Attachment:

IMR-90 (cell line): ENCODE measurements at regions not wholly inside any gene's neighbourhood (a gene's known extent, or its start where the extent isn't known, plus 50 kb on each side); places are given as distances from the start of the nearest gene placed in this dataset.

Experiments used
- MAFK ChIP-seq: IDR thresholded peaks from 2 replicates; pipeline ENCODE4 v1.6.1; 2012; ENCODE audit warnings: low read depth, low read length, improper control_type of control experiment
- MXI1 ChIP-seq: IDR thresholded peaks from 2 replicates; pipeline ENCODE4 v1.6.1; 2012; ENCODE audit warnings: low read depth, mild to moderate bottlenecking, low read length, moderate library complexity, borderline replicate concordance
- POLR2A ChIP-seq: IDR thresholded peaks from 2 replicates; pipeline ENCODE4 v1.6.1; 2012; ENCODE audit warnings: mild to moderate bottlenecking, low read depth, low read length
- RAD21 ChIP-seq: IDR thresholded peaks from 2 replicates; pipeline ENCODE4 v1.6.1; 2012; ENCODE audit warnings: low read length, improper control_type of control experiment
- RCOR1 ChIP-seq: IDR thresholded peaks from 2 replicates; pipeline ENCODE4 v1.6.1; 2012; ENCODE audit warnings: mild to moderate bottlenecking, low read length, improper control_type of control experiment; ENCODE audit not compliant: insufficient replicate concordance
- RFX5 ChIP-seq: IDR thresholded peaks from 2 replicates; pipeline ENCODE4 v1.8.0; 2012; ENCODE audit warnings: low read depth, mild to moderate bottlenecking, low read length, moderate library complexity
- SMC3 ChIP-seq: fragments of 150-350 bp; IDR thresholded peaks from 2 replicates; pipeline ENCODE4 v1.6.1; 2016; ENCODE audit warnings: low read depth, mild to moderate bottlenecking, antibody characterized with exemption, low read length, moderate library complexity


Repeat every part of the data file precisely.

IMR-90 (cell line): ENCODE measurements at regions not wholly inside any gene's neighbourhood (a gene's known extent, or its start where the extent isn't known, plus 50 kb on each side); places are given as distances from the start of the nearest gene placed in this dataset.

Experiments used
- MAFK ChIP-seq: IDR thresholded peaks from 2 replicates; pipeline ENCODE4 v1.6.1; 2012; ENCODE audit warnings: low read depth, low read length, improper control_type of control experiment
- MXI1 ChIP-seq: IDR thresholded peaks from 2 replicates; pipeline ENCODE4 v1.6.1; 2012; ENCODE audit warnings: low read depth, mild to moderate bottlenecking, low read length, moderate library complexity, borderline replicate concordance
- POLR2A ChIP-seq: IDR thresholded peaks from 2 replicates; pipeline ENCODE4 v1.6.1; 2012; ENCODE audit warnings: mild to moderate bottlenecking, low read depth, low read length
- RAD21 ChIP-seq: IDR thresholded peaks from 2 replicates; pipeline ENCODE4 v1.6.1; 2012; ENCODE audit warnings: low read length, improper control_type of control experiment
- RCOR1 ChIP-seq: IDR thresholded peaks from 2 replicates; pipeline ENCODE4 v1.6.1; 2012; ENCODE audit warnings: mild to moderate bottlenecking, low read length, improper control_type of control experiment; ENCODE audit not compliant: insufficient replicate concordance
- RFX5 ChIP-seq: IDR thresholded peaks from 2 replicates; pipeline ENCODE4 v1.8.0; 2012; ENCODE audit warnings: low read depth, mild to moderate bottlenecking, low read length, moderate library complexity
- SMC3 ChIP-seq: fragments of 150-350 bp; IDR thresholded peaks from 2 replicates; pipeline ENCODE4 v1.6.1; 2016; ENCODE audit warnings: low read depth, mild to moderate bottlenecking, antibody characterized with exemption, low read length, moderate library complexity